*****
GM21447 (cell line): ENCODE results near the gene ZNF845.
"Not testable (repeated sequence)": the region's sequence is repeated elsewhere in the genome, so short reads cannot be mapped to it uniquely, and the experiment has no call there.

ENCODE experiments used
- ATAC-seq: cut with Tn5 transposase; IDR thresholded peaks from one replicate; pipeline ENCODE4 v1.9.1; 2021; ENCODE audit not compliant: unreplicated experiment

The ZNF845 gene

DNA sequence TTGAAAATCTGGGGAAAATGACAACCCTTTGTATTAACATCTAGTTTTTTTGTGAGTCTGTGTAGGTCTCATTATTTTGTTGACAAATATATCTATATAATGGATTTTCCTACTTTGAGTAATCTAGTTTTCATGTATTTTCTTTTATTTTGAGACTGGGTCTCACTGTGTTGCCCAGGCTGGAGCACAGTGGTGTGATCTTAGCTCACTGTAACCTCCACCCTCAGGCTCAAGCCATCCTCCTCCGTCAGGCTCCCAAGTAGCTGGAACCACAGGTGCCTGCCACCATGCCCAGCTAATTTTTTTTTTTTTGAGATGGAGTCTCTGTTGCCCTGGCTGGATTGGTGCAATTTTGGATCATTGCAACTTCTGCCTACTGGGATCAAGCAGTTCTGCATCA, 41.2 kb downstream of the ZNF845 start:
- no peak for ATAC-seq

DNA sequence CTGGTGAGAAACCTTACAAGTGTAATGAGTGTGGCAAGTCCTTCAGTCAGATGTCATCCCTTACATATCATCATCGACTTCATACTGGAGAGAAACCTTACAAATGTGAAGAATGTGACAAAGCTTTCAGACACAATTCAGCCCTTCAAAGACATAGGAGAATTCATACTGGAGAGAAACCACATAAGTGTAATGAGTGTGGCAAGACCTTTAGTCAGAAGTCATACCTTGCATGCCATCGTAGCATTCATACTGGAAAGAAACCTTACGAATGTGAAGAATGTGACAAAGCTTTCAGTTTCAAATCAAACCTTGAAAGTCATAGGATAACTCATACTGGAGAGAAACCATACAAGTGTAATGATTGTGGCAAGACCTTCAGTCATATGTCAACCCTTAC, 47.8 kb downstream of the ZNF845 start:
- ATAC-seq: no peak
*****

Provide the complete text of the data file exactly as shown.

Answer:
GM21447 (cell line): ENCODE results near the gene ZNF845.
"Not testable (repeated sequence)": the region's sequence is repeated elsewhere in the genome, so short reads cannot be mapped to it uniquely, and the experiment has no call there.

ENCODE experiments used
- ATAC-seq: cut with Tn5 transposase; IDR thresholded peaks from one replicate; pipeline ENCODE4 v1.9.1; 2021; ENCODE audit not compliant: unreplicated experiment

The ZNF845 gene

DNA sequence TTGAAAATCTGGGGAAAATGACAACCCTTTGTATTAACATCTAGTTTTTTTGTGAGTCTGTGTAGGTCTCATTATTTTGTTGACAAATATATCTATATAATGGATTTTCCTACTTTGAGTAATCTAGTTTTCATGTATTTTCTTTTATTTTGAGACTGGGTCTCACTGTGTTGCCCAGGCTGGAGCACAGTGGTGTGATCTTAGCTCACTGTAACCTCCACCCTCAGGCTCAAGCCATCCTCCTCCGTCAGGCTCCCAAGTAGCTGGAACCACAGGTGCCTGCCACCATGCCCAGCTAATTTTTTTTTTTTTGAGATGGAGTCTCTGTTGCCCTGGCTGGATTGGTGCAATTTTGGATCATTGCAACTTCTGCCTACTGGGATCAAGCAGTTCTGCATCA, 41.2 kb downstream of the ZNF845 start:
- no peak for ATAC-seq

DNA sequence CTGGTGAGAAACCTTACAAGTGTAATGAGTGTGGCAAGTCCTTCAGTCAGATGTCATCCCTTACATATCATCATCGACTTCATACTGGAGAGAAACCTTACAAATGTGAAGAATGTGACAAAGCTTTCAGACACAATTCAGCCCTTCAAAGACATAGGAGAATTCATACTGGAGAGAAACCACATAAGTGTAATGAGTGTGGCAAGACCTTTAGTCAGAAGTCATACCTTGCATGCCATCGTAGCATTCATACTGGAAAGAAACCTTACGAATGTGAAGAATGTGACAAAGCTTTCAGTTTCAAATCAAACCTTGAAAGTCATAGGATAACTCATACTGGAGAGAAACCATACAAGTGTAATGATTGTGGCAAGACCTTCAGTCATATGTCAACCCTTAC, 47.8 kb downstream of the ZNF845 start:
- ATAC-seq: no peak